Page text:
As we’ve discussed a few times before, we realize that non-profits tend to have limited budgets. So you may see the websites listed below and think, “Yeah, of course they have amazing websites – they’re loaded!” But while it is true that these non-profits are among the highest in the world in donations received, the fact is, money is not always the best indicator of whether a website will be good or not.
There are plenty of examples of really wealthy non-profits having poor websites, and there are plenty of examples of small non-profits having good ones. There are plenty of web design companies out there that are capable of giving you a really well-designed site that doesn’t break the bank.
So as you look through these few examples, just use them as inspiration. If you like the look, maybe use it as a guideline for your web designer to follow. Chances are good that as long as you’re using a professional web designer, they’ll be able to create a site with your desired look and feel, even if they don’t cost $50k like the big non-profits can spend.
1. World Vision
What stands out the most about the World Vision website is first and foremost the images. These images are high-quality and colorful and really grab your attention. What makes these images even more powerful is the fact that they display actual people who are affected by the efforts of World Vision.
In addition to the images, as you scroll down the screen, you’ll see really well-designed icons that convey their primary organizational goals, as well as high-quality logos for major outlets that have promoted their organization.
If you take the basic concepts of high resolution images, custom icons, and relevant logos to your web designer and have them whip up a web design for you featuring these things, chances are good that the site will look very modern and professional, regardless of whether you paid the designer $1200 or $50,000.
2. Direct Relief
The real beauty here on the Direct Relief website is in the simplicity. While the images are high-quality and impactful in showing how they help people, they aren’t necessarily the focal point of the whole page. The offset images next to descriptive text and calls-to-action show they want to direct people’s attention to other areas of the site where they can learn more.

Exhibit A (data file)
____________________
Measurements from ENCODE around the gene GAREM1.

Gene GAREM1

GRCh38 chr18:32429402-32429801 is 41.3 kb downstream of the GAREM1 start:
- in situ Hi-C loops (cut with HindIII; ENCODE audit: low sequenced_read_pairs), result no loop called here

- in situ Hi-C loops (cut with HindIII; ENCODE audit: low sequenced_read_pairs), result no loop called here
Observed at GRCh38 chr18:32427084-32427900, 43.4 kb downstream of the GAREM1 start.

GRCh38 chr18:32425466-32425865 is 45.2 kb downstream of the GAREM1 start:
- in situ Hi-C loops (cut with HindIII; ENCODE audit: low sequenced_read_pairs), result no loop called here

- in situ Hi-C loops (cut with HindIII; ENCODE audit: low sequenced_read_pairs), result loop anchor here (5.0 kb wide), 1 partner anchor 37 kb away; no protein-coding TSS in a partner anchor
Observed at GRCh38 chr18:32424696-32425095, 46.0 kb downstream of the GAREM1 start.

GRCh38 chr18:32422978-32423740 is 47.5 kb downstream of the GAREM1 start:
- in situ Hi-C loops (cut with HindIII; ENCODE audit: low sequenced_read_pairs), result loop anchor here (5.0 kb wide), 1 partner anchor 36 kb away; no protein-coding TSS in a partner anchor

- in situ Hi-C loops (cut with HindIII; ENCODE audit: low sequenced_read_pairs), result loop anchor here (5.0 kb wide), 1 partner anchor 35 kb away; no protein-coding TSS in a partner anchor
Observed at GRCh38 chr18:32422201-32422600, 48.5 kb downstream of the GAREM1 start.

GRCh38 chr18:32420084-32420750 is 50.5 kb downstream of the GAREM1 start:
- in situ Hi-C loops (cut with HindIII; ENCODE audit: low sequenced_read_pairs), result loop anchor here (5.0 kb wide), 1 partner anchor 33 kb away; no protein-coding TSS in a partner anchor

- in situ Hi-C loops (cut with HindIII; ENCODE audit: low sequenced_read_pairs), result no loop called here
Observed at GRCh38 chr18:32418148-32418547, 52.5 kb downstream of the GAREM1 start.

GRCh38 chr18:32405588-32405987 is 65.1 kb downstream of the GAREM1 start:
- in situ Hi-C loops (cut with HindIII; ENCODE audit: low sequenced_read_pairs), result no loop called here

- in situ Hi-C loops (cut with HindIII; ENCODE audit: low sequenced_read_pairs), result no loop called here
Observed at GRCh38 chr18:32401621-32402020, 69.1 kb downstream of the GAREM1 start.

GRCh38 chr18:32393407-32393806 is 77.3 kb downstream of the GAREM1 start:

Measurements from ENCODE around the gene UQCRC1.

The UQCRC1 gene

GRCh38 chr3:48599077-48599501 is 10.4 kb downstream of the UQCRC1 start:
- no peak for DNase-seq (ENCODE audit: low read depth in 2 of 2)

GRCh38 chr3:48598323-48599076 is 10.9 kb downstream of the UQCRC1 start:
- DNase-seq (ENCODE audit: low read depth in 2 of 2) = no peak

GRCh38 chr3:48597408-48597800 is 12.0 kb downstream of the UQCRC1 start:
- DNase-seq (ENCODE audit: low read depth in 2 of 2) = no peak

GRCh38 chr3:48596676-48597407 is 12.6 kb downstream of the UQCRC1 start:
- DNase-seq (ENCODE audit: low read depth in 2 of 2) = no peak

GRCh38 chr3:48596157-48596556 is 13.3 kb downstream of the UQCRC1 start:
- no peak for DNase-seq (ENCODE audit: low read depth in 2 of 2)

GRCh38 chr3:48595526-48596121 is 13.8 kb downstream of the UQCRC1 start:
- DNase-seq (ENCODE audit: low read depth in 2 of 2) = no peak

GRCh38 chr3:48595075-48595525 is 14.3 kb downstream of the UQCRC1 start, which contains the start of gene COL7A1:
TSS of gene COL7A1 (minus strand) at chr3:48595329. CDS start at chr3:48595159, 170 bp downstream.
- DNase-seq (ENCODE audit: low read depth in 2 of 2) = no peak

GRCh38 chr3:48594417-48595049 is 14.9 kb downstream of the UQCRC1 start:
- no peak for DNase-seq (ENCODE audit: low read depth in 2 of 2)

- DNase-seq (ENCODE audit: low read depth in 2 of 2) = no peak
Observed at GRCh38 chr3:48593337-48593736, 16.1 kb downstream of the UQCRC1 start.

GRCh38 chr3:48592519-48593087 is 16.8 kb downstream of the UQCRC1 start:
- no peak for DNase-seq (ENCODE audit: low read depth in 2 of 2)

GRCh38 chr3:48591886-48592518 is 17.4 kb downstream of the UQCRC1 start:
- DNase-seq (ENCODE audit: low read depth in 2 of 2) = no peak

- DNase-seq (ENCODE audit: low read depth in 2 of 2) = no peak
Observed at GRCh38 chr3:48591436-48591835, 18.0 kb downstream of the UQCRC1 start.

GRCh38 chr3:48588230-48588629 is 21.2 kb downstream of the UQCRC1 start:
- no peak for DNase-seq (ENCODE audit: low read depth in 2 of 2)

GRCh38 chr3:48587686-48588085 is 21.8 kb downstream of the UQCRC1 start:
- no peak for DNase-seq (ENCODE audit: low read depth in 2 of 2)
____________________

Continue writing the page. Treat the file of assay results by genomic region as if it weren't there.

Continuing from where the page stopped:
Simplicity, when not done well, can look like shoddy or lazy design. If you’re going to go with a minimalistic feel, you will want to make sure you work with a designer you trust who can carry out the minimalist look without it looking incomplete or bare.
Web design truly is an art, and that is never more evident than in simple, minimalistic design. Having a site like Direct Relief is certainly do-able, but if you’re trying to pinch pennies, you run the risk of ending up with a site that looks unintentionally bare instead of artfully minimalist.
The beauty is in the colors on this site. The image above doesn’t show much, but as you scroll down the homepage on this site and interact with the navigation menu across the top, you’ll see that color plays a prominent role in the design.
The dynamic movements and dropdowns of the menu look great and also make it easy for site visitors to find what they’re looking for. The video halfway down the page is a great touch and displays what the organization does and who it impacts. Scroll further down the page, and you’ll see beautiful custom-designed colorful icons, a blog section, a news section, and an email newsletter sign up – all using colors and images that attract your attention and flow beautifully together.
Being completely honest, if you’re going to use this website as your guideline for your own non-profit’s website, it would require a pretty hefty investment in design and development. As far as colors go, you can certainly have a designer incorporate more colorful elements in to your website even on a limited budget. Adding splashes of color gives a sense of modernism, even to a simple, templated site. For instance, we worked color into a recent website that we built for a non-profit and it turned out really beautiful.
I hope you find these sites helpful as you look for web design inspiration for your non-profit website. We’d be happy to discuss putting any of your ideas/inspirations into practice, so feel free to reach out to us to discuss your non-profit web design project!